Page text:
I know that when the carburetor heat knob is fully opened, the primary air filter is closed. But what happens to the primary filter when carburettor heat is partially open? Is the primary filter closed fully or partially?
The normal airbox path is through the air filter. Carb heat, as an alternate path, usually draws air from within the cowling and is unfiltered. The knob in the cockpit operates a baffle plate that opens one air inlet or the other within the carburetor air box.
You can stop it at an intermediate position, say half way, and the engine will be pulling half filtered cold air and half unfiltered heated air. At altitude, drawing unfiltered air is not too bad for the engine because there is little dust (silica particles) that can do (long term) damage. At low altitude however, you want to avoid extended operation on unfiltered air.
But in any case there is a bigger problem.
Using partial carb heat can be dangerous because you don't know the actual temperature of the blended air reaching the carb body. There needs to be enough heat to keep air at the throttle plate and venturi well above freezing, allowing for the huge temperature drop you get (a bit) from venturi effect itself and (mostly) from evaporative cooling of the fuel.
If the airplane came with a carburetor air temperature gauge, you could limit the amount of heat to make sure the air temperature at the sensor in the carburetor throat stays several degrees above freezing and avoid too much unfiltered air. But without a temperature gauge, there's no way to know how much heat is enough, so you just apply all or nothing, even if fully on is more heat than is technically necessary at any given time.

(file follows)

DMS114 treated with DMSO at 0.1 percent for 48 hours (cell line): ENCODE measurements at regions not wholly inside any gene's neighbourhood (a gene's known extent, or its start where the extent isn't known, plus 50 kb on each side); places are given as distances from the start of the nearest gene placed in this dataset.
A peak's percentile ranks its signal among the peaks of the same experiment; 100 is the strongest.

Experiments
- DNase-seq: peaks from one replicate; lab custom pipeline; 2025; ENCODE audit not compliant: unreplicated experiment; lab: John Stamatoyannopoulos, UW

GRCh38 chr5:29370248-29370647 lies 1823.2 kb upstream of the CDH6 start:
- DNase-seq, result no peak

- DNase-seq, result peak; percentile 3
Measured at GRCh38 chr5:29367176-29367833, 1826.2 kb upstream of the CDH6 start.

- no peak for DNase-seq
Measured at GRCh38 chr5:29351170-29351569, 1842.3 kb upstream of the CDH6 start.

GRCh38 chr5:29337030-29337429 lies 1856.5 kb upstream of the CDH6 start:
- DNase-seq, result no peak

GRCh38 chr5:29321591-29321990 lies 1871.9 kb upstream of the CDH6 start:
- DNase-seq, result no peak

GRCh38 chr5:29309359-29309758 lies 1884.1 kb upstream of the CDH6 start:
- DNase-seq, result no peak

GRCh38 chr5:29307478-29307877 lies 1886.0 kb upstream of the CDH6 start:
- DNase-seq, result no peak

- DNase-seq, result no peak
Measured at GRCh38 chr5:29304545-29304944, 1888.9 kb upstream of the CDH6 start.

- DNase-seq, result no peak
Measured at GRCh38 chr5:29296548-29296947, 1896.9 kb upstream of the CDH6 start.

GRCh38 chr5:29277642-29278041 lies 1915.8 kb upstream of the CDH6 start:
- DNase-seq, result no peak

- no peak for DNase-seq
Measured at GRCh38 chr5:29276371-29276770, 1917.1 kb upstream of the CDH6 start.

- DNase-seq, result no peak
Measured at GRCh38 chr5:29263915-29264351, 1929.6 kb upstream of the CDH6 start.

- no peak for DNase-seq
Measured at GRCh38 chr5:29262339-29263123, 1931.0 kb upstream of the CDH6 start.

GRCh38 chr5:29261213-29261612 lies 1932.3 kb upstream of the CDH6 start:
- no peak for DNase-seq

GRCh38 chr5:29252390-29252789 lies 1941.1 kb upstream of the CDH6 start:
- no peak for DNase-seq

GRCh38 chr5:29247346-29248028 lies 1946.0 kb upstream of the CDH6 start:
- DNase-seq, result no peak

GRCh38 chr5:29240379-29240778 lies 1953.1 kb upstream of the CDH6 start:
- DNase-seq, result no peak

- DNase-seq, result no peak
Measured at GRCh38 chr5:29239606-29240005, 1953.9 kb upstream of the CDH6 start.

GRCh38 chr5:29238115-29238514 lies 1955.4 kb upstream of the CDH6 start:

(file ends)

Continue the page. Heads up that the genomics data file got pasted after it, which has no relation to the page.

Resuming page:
So, due to the fact that carb heat path introduces unfilter air (undesirable) that is heated (also undesirable because it reduces performance and makes the air/fuel mixture richer), and may or may not be keeping the air going through the carb warm enough to prevent icing, use of partial heat is a bad idea all around, and can be quite dangerous unless you have a Carburetor Air Temperature gauge. So stick with fully on, and fully off. The worst time for carb icing is during descents with the throttle closed or nearly closed, so be liberal with carb heat during descents.
Fuel injected engines don't have carburetor icing issues and don't have to use an air heater, but they do need to provide a secondary air path for the engine just for safety, mostly for the case where the air filter ices over in icing conditions or heavy snow. These engines have an Alternate Air control, which operates a baffle plate in the inlet airbox similar to carb heat, but the air is unheated and is only for when the main inlet is blocked for some reason. Alternate air is, like carb heat, unfiltered air drawn from within the cowling, just not heated.
Well in general, the carburetor heat knob is just opening and closing a door that controls whether the air comes in through a duct that leads to the air filter, or comes from another source that is unfiltered, but warmed by the exhaust manifold. If the carburetor heat knob is in an intermediate position, the door is part way open and you'll get air from both sources. Some of the intake air will be passing through the air filter, and some won't be.